7. #7
    Quote Originally Posted by Edward Dyas View Post
    The best spar varnish on the market is Epifanes...
    I phoned Epifanes and spoke to tech support (Jason S.). He stressed that because my wood is plywood, it is already dimensionally stable due to the glued layers. As such, he recommended Epifanes 2-part polyurethane for durability over their clear varnish.

    From our conversation, I heard:
    (1) Use 2-part PU: https://www.epifanes.com/page/clear-gloss-or-satin First coats gloss, top coats satin.
    (2) Thin first coat 25%: https://www.epifanes.com/product/00/...hinner-1000-ml
    (3) Thin second coat 15%.
    - Donít thin after the 2nd coat?
    - Apply coats every 24 hours for chemical bonding without sanding.
    - After several (4-6) coats, cure for > 48 hours and sand flat before applying satin topcoat. Not sure what grit, but the word was don't go crazy.
    (4) Roller-apply: http://www.epifanes.com/product/00/R...over-Moltopren

    I could use the System 3 epoxy sealer already bought on the underside.

    I'm interested in learning to spray when it comes to applying the cabinet finishes; perhaps a large airbrush could be reasonably suited to my small projects.

  8. #8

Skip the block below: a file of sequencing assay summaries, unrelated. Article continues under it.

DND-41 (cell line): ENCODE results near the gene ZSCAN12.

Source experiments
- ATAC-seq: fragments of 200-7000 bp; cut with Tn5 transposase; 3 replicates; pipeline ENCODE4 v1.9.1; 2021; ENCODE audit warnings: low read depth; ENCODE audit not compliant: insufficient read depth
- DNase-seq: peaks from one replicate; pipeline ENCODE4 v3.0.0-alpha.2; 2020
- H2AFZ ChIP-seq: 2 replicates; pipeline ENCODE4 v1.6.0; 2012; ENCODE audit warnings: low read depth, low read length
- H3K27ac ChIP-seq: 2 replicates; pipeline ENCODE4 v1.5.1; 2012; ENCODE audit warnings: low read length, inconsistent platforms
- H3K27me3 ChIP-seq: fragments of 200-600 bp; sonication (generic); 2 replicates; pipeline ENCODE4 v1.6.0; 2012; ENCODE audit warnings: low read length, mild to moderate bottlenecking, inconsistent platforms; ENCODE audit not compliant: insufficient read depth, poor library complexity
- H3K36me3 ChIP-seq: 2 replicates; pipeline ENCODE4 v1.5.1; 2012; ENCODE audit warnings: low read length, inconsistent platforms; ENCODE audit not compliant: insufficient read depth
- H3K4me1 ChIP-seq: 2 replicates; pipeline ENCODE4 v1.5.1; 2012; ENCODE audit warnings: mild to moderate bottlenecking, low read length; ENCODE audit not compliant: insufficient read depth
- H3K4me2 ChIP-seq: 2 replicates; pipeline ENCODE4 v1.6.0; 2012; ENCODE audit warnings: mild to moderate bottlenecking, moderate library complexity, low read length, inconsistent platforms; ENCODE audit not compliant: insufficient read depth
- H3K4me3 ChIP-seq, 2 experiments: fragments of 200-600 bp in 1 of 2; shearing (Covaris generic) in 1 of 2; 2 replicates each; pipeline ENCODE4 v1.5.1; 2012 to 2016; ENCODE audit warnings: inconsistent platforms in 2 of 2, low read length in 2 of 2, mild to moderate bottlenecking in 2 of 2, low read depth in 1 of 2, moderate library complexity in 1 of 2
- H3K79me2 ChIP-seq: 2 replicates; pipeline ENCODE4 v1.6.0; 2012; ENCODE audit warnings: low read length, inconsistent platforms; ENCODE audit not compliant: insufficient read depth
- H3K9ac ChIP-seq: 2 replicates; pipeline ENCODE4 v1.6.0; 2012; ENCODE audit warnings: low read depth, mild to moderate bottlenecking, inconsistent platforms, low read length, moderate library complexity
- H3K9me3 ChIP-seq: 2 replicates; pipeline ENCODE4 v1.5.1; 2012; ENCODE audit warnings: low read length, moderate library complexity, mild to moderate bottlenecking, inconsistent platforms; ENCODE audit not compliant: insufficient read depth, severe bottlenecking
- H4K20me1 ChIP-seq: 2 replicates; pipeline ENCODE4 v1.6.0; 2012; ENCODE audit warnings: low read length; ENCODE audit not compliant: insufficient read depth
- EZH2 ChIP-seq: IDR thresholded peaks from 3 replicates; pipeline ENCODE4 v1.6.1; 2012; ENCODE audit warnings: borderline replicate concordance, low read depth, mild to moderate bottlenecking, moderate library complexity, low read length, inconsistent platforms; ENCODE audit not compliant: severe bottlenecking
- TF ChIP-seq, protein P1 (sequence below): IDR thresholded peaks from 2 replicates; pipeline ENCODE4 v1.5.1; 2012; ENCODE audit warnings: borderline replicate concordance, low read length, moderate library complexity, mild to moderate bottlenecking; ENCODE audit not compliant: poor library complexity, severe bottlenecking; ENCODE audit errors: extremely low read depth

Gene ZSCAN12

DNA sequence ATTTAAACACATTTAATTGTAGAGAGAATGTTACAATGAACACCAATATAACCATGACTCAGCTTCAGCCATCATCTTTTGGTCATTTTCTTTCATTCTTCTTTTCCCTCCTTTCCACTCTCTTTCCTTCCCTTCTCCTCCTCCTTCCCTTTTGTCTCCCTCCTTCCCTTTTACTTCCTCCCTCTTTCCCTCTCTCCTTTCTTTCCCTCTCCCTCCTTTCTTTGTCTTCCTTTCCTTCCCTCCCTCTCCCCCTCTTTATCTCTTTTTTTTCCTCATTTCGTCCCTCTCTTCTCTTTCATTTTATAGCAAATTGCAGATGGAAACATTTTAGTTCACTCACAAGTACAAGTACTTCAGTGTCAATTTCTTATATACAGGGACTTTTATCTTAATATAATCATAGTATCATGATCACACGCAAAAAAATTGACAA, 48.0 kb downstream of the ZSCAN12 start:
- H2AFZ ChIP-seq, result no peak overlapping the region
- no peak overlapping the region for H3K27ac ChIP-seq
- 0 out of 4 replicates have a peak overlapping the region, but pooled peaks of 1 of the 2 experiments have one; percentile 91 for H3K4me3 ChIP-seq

Join Date
    Apr 2019
    Location
    Phoenix AZ
    Posts
    176
    To combat the softness of the birch, I’d like to impregnate the top ply...”

    Who wants a pregnant piece of wood, lol?
    ďPay no attention to what you cannot control..Ē Epictetus, 100 A.D.
    It costs nothing to be kind to others

  9. #9
    That polyurethane is recommended for an interior finish. When a product says for interior use it generally means a place that is climate controlled. I think the application you are planning calls for an exterior finish because of the temperature and humidity swings.

    If you plan to use a roller you might better try it on scrap first. Some of those foam rollers put a lot of air bubbles in the finish. I've quit trying to roll varnish for that reason. I either brush it or spray it.

  10. #10
    Hard wood impregnates!

  11. #11
    Quote Originally Posted by Edward Dyas View Post
    That polyurethane is recommended for an interior finish. When a product says for interior use it generally means a place that is climate controlled. I think the application you are planning calls for an exterior finish because of the temperature and humidity swings.

    If you plan to use a roller you might better try it on scrap first. Some of those foam rollers put a lot of air bubbles in the finish. I've quit trying to roll varnish for that reason. I either brush it or spray it.
    Thanks again @Edward !